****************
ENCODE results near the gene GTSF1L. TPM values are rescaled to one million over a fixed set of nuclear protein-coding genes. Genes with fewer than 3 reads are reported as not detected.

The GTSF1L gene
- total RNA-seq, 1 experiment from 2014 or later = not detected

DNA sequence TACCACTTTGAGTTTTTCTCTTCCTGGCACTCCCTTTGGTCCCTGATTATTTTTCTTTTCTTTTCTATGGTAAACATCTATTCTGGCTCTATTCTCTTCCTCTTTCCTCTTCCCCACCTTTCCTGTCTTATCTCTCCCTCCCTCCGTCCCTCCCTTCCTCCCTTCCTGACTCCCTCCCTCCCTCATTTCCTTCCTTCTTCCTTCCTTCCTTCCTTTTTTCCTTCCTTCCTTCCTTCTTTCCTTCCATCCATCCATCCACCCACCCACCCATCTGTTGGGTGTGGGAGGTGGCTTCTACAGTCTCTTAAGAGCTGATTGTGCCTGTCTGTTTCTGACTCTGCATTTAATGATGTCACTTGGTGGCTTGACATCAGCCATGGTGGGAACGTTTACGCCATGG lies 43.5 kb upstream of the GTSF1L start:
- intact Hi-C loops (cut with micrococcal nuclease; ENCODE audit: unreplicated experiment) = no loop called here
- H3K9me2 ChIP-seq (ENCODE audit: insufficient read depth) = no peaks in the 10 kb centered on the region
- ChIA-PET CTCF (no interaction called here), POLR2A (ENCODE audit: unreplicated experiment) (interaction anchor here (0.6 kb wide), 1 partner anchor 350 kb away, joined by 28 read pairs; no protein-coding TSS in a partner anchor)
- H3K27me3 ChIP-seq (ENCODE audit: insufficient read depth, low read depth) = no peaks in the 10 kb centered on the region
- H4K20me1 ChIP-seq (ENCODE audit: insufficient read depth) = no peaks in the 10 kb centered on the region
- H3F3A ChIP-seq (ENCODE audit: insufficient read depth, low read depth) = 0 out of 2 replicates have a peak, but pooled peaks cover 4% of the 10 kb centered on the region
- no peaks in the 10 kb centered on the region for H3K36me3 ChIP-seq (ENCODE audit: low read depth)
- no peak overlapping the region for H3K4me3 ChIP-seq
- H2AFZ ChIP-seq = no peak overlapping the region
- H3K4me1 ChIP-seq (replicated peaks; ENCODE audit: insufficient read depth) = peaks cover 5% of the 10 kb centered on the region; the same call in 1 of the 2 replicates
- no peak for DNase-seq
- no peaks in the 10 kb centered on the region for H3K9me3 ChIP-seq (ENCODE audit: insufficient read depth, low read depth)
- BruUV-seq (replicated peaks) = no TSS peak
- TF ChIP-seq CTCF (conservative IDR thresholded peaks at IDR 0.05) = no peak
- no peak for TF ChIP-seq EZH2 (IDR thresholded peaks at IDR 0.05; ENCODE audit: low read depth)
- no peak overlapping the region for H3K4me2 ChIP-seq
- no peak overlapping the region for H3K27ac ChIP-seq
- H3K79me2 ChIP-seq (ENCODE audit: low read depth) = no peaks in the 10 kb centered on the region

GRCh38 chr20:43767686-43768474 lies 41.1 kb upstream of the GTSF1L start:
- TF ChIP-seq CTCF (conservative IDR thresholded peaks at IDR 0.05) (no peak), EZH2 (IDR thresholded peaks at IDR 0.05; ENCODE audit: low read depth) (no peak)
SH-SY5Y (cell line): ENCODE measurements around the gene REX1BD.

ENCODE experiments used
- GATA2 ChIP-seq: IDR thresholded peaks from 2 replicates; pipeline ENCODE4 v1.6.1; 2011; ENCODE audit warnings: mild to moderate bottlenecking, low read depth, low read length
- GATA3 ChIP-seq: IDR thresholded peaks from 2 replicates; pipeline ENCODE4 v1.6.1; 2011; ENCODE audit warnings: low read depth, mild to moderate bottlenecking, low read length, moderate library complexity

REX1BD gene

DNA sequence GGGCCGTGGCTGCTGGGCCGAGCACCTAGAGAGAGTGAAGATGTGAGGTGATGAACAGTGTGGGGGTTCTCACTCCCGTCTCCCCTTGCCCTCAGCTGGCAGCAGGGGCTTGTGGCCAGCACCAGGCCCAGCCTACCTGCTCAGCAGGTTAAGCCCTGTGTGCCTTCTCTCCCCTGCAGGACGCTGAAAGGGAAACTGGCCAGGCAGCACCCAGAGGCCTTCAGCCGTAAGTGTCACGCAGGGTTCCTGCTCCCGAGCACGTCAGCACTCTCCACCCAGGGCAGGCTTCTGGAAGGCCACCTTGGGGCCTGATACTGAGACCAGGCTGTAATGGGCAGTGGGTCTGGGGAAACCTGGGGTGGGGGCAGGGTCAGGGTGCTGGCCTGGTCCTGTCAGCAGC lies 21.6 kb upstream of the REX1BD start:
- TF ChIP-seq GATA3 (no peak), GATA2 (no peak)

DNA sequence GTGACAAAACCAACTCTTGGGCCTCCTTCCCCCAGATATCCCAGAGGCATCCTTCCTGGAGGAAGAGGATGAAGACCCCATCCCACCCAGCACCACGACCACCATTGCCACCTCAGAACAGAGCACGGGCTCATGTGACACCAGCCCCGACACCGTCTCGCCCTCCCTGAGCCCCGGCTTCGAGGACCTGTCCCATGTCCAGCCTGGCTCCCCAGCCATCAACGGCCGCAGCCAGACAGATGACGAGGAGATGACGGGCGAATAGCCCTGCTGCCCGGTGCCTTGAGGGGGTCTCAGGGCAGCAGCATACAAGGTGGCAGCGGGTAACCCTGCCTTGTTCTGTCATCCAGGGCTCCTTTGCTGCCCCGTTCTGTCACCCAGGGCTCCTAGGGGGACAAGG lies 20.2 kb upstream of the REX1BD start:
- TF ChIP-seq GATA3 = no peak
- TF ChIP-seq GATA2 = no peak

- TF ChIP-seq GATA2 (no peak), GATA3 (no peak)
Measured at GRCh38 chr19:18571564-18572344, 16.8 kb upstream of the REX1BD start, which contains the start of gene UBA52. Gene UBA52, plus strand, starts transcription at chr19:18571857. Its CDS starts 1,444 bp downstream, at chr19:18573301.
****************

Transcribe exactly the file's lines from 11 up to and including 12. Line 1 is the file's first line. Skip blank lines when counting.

- no peaks in the 10 kb centered on the region for H3K36me3 ChIP-seq (ENCODE audit: low read depth)
- no peak overlapping the region for H3K4me3 ChIP-seq